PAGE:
We have already discussed the necessity of maintaining the density parameters of the wind at low values; indeed, the wind density tends to decrease rather quickly, especially in the external regions, where the wind is accelerating again, or at best, the outflow velocity is setting around its asymptotic value. The wind is therefore getting more and more tenuous with increasing distance from the inner region, so that it basically ends up to be almost physically "irrelevant"; unfortunately this may happen at distances that are comparable to those at which we deduce the presence of interesting phenomena, such as UV-X-ray absorption or even BLR. To circumvent this problem, we have examined wind models in which we allow for externally originated mass to be engulfed by the wind along the outflow, so as to try to maintain wind density around reasonable values even at large distances from the wind origin.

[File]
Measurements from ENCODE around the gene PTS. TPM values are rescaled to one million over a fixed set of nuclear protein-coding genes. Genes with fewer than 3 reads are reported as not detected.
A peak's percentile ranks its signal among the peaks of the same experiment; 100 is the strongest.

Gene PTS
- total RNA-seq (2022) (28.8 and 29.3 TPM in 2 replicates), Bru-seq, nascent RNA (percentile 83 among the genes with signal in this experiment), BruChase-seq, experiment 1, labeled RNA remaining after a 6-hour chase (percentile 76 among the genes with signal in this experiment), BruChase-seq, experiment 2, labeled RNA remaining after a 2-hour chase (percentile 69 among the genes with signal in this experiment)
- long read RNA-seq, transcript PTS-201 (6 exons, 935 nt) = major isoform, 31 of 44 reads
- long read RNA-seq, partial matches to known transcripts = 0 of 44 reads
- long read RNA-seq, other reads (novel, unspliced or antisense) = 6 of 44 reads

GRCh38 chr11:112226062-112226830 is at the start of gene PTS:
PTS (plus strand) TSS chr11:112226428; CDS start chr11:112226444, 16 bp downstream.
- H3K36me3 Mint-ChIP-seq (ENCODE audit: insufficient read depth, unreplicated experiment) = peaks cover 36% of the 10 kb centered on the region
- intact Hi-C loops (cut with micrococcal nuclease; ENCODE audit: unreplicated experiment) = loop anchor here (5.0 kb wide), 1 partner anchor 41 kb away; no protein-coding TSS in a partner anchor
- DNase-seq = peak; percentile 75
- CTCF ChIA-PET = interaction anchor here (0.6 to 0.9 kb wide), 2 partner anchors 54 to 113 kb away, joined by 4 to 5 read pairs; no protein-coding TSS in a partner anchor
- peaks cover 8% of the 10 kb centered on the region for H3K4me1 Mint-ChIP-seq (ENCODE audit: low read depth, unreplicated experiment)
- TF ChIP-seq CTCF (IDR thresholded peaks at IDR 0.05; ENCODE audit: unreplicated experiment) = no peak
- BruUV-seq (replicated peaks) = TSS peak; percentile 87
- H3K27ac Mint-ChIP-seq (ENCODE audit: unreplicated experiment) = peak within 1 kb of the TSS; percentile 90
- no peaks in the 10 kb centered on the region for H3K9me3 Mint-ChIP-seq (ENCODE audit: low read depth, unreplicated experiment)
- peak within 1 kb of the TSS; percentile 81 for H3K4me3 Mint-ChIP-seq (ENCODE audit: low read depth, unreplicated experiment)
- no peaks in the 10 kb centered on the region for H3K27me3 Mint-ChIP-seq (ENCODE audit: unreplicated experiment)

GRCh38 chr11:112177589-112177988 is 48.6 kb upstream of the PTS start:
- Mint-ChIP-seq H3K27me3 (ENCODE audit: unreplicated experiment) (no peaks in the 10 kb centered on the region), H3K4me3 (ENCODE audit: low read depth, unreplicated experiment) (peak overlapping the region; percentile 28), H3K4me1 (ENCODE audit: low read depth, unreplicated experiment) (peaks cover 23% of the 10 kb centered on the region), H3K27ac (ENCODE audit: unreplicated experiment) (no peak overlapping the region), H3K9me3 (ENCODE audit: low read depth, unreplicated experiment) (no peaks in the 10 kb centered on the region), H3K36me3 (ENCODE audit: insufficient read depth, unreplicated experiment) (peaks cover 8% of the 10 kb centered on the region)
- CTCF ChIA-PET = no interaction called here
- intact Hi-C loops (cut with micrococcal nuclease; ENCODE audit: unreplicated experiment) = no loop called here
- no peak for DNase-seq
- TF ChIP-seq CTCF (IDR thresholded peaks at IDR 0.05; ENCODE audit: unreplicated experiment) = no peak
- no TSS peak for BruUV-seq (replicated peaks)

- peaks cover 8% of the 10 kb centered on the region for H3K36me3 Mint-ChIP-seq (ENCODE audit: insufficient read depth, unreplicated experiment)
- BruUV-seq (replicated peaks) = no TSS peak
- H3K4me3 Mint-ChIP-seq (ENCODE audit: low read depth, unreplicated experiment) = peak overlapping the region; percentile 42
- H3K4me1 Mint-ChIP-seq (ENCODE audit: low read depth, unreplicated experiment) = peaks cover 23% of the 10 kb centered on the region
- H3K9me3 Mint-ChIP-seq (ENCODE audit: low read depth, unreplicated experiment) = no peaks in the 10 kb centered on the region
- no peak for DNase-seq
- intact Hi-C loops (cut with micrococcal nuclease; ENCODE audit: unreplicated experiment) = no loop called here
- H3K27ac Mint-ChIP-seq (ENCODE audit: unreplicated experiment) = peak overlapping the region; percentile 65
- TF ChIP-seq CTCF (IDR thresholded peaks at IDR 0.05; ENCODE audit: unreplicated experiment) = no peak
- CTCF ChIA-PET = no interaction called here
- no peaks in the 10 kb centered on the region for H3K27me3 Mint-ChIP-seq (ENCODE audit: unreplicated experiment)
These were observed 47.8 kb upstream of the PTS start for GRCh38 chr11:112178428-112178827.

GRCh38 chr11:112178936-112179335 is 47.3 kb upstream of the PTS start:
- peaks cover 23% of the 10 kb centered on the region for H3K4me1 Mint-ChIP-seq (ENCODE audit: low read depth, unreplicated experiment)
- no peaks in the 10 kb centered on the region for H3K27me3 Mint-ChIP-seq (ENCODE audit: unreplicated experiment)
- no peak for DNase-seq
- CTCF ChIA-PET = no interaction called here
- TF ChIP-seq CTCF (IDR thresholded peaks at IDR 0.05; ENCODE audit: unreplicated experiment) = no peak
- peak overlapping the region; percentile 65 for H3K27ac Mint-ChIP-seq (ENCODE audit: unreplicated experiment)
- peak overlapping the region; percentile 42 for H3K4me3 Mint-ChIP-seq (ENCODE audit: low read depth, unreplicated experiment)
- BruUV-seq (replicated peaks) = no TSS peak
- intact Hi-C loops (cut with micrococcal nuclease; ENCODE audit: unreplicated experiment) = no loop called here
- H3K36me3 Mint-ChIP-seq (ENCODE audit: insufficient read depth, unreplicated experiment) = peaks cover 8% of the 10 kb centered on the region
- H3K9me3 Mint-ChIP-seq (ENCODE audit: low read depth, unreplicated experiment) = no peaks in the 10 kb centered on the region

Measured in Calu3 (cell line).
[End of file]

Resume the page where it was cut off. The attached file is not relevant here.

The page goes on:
8.4. Solutions with mass input along the wind